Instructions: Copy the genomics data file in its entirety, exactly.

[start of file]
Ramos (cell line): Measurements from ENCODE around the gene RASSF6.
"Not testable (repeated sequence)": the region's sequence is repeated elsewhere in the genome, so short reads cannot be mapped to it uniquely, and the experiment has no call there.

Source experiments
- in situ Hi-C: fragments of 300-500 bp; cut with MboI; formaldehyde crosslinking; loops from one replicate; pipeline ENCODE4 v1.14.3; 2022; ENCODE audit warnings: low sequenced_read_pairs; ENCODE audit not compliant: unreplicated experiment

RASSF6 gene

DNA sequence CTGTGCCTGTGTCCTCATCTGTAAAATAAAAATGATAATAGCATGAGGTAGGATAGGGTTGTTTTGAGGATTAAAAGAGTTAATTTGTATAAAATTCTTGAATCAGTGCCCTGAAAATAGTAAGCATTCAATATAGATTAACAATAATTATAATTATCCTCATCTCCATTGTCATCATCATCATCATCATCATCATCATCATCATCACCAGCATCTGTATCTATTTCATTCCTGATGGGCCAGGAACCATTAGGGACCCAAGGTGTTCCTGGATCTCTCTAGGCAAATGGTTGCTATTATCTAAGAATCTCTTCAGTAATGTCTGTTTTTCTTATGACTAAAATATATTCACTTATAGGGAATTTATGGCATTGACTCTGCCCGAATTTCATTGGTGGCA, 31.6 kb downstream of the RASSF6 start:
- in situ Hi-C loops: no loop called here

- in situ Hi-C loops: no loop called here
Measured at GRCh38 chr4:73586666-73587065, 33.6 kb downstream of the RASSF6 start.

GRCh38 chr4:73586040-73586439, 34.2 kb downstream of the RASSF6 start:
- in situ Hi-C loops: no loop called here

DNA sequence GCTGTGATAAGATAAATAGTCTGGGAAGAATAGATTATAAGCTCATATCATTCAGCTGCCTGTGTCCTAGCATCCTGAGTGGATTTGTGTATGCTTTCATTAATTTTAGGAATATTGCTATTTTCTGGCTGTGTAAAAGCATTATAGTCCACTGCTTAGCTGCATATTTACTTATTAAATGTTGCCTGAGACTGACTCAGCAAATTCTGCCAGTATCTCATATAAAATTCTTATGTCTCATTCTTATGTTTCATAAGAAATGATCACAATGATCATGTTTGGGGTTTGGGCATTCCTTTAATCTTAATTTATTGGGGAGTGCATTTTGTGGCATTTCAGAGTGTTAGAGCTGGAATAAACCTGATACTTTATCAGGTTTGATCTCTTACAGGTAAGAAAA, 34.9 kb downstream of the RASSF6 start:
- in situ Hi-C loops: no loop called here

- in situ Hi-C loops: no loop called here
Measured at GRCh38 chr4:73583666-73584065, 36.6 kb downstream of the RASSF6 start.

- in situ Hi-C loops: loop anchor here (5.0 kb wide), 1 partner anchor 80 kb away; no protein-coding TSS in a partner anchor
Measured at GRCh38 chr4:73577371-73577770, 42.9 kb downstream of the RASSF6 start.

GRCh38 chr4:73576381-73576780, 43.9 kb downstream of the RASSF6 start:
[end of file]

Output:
Ramos (cell line): Measurements from ENCODE around the gene RASSF6.
"Not testable (repeated sequence)": the region's sequence is repeated elsewhere in the genome, so short reads cannot be mapped to it uniquely, and the experiment has no call there.

Source experiments
- in situ Hi-C: fragments of 300-500 bp; cut with MboI; formaldehyde crosslinking; loops from one replicate; pipeline ENCODE4 v1.14.3; 2022; ENCODE audit warnings: low sequenced_read_pairs; ENCODE audit not compliant: unreplicated experiment

RASSF6 gene

DNA sequence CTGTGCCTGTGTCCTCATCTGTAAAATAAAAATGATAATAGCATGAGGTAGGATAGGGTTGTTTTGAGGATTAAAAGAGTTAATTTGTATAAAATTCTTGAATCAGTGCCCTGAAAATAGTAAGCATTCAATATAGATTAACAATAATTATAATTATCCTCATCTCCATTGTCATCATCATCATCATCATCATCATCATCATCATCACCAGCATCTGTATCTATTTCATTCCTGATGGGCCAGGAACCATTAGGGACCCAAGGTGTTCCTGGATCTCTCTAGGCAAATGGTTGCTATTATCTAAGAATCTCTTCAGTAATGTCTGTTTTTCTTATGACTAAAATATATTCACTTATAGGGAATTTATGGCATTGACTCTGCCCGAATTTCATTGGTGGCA, 31.6 kb downstream of the RASSF6 start:
- in situ Hi-C loops: no loop called here

- in situ Hi-C loops: no loop called here
Measured at GRCh38 chr4:73586666-73587065, 33.6 kb downstream of the RASSF6 start.

GRCh38 chr4:73586040-73586439, 34.2 kb downstream of the RASSF6 start:
- in situ Hi-C loops: no loop called here

DNA sequence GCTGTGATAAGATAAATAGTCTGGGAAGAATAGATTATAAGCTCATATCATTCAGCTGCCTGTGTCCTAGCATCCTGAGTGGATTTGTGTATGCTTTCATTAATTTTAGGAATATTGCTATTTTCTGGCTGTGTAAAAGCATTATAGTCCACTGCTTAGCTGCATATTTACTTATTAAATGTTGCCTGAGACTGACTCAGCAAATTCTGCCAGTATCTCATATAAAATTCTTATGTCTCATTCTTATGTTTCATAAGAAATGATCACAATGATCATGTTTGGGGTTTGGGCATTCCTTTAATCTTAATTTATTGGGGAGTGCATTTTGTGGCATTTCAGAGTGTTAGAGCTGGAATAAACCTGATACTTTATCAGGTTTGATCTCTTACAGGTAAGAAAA, 34.9 kb downstream of the RASSF6 start:
- in situ Hi-C loops: no loop called here

- in situ Hi-C loops: no loop called here
Measured at GRCh38 chr4:73583666-73584065, 36.6 kb downstream of the RASSF6 start.

- in situ Hi-C loops: loop anchor here (5.0 kb wide), 1 partner anchor 80 kb away; no protein-coding TSS in a partner anchor
Measured at GRCh38 chr4:73577371-73577770, 42.9 kb downstream of the RASSF6 start.

GRCh38 chr4:73576381-73576780, 43.9 kb downstream of the RASSF6 start: